Letters

Letters 08-03-2015

Real Brownfields Deserve Dollars I read with interest the story on Brownfield development dollars in the July 20 issue. I applaud Dan Lathrop and other county commissioners who voted “No” on the Randolph Street project...

Hopping Mad Carlin Smith is hopping mad (“Will You Get Mad With Me?” 7-20-15). Somebody filed a fraudulent return using his identity, and he’s not alone. The AP estimates the government “pays more than $5 billion annually in fraudulent tax refunds.” Well, many of us have been hopping mad for years. This is because the number one tool Congress has used to fix this problem has been to cut the IRS budget –by $1.2 billion in the last 5 years...

Just Grumbling, No Solutions Mark Pontoni’s grumblings [recent Northern Express column] tell us much about him and virtually nothing about those he chooses to denigrate. We do learn that Pontoni may be the perfect political candidate. He’s arrogant, opinionated and obviously dimwitted...

A Racist Symbol I have to respond to Gordon Lee Dean’s letter claiming that the confederate battle flag is just a symbol of southern heritage and should not be banned from state displays. The heritage it represents was the treasonous effort to continue slavery by seceding from a democratic nation unwilling to maintain such a consummate evil...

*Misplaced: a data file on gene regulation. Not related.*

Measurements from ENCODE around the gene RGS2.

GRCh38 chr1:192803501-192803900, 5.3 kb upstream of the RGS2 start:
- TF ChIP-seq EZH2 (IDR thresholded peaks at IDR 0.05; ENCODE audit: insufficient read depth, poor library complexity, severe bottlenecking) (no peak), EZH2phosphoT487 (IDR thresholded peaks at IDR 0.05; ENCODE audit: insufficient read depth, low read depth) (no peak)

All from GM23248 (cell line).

Not So Thanks I would like to thank the individual who ran into and knocked over my Triumph motorcycle while it was parked at Lowe’s in TC on Friday the 24th. The $3,000 worth of damage was greatly appreciated. The big dent in the gas tank under the completely destroyed chrome badge was an especially nice touch...

Home · Articles · News · Other Opinions · The real threat to...
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The real threat to Michigan wineries comes from out-of-state

Mark L. Ribel - August 11th, 2005
Considering his position as a paid spokesperson for a northern Michigan winery, Rick Coates’ biased, misleading commentary on the Internet alcohol sales/direct shipment debate is certainly understandable, yet still unacceptable (“Grapes of Wrath,” July 17, 2005). His slanted interpretation of the legislative response to the recent U.S. Supreme Court decision fails to acknowledge the very real threat to Michigan businesses -- including Michigan wineries -- and to the state budget if we open the doors to a flood of out-of-state alcohol vendors.
To fully understand where we are headed, we must clarify where we have been on this issue. Michigan’s wholesalers have long supported Michigan’s wineries‘ right to sell their product. They supported the initial law that carved out a special exemption on shipping for in-state wineries, they spent more than a quarter of a million dollars defending this special exemption in the courts, and they even finance the Michigan Grape & Wine Council through wholesaler licensing fees. Even the proposed prohibition on Internet and mail order alcohol sales and direct shipment would allow wineries to sell their wine at the winery premises, at properly licensed tasting rooms and at restaurants located on or adjacent to the winery premises.